“He’s the best example, but things like that happen at the farm… Bar Hopping’s loss, that was tragic. There’s a 9-year-old horse that’s fine. You put him out in the morning and you feed him at 1 o’clock and you go to get him in at 2:30 and he’s dead of an acute cardiac event. Those things, other people can roll with the punches a little better, but… I don’t know how much more of that I can take, really.”


Jablonsky said she currently has no interest in being tied to another farm.

“I would never go to another farm. There’s only one farm I would work at and that’s Hanover Shoe Farms,” she said.

Not that she hasn’t had offers.

“People have said, ‘I’d like to buy a farm in Lexington, will you run in?’ and I’ve respectfully declined. That’s not what I want to do. I don’t want to be tied to a farm anymore.

“I want to advise people on all of those things that those years at Hanover has truly made me an expert in — yearling selection, raising yearlings and weanlings. So, going to other people’s farms and evaluating their weanlings and yearlings and advising them on what changes we can make or how we can help them to achieve the best possible success in the sales ring… mare mating, stallion syndication, adding broodmares to bands and which mares would be most beneficial to certain people’s broodmare bands, valuating livestock, appraising them, looking at them.”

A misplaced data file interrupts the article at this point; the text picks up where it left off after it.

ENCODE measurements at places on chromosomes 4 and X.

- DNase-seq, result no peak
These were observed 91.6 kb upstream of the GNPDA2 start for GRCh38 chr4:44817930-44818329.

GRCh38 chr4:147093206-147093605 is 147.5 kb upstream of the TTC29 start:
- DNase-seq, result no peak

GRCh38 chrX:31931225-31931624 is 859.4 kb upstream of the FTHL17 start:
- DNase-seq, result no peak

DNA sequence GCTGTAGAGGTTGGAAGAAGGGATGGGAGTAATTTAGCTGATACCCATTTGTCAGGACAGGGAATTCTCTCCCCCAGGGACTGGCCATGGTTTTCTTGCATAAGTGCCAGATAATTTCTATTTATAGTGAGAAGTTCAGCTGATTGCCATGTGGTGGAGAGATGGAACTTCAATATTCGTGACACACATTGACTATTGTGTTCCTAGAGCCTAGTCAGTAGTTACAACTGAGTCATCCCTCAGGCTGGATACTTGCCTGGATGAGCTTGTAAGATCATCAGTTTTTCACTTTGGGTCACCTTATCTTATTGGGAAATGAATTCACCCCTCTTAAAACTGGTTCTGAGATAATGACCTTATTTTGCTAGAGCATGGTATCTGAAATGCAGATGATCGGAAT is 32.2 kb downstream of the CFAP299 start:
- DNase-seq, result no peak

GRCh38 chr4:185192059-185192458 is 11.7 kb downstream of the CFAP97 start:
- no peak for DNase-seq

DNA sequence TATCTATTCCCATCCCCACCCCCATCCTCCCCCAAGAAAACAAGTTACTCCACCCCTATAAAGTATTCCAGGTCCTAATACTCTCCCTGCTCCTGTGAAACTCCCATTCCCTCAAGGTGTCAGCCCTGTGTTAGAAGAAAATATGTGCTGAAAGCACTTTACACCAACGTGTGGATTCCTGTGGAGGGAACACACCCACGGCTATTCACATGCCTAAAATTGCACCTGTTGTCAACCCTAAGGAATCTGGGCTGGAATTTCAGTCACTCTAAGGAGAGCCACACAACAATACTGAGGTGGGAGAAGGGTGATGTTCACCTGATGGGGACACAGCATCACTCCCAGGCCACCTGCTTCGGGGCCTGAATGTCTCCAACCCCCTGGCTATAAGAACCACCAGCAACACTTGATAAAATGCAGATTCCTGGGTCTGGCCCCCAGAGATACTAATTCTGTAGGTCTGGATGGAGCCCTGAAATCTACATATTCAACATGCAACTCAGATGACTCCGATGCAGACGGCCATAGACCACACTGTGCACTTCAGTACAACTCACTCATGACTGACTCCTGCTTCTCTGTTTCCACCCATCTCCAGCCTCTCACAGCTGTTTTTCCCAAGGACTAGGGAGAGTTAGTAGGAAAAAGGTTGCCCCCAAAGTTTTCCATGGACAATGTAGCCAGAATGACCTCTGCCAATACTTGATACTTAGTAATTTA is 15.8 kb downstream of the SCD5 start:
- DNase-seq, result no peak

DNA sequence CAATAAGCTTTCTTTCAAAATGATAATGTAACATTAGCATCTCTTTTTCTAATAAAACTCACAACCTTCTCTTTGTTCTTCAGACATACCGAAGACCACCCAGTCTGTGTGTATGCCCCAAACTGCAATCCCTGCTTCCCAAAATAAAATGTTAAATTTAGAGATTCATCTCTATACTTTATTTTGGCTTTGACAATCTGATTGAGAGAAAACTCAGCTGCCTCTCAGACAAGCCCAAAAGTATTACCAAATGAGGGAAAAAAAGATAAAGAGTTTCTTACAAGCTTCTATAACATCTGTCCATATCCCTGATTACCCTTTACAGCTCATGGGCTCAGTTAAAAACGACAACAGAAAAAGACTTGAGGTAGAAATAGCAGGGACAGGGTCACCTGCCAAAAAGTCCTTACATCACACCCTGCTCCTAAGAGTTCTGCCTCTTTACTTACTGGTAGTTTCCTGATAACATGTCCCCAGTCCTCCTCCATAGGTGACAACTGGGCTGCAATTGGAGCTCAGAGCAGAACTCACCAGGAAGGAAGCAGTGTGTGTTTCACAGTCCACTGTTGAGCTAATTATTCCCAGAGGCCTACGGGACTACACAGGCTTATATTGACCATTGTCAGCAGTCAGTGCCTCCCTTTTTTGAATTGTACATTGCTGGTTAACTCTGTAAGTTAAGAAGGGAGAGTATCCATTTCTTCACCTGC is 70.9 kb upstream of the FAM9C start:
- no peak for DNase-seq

She also wants the opportunity to get to the racetrack more.

“This whole thing really gives me the chance to get back more on the racing side of things,” she said. “So, that’s really where my heart is and I really love the racing. I love going to the racetracks and I love watching races. That’s not to say that you can’t when you’re on a breeding farm, but being on a large breeding farm, like Hanover, it limits you a little bit in terms of what you can do… I love breeding and selling foals and all of that, but I would also love to be able to be more involved with the fruits of my labor.”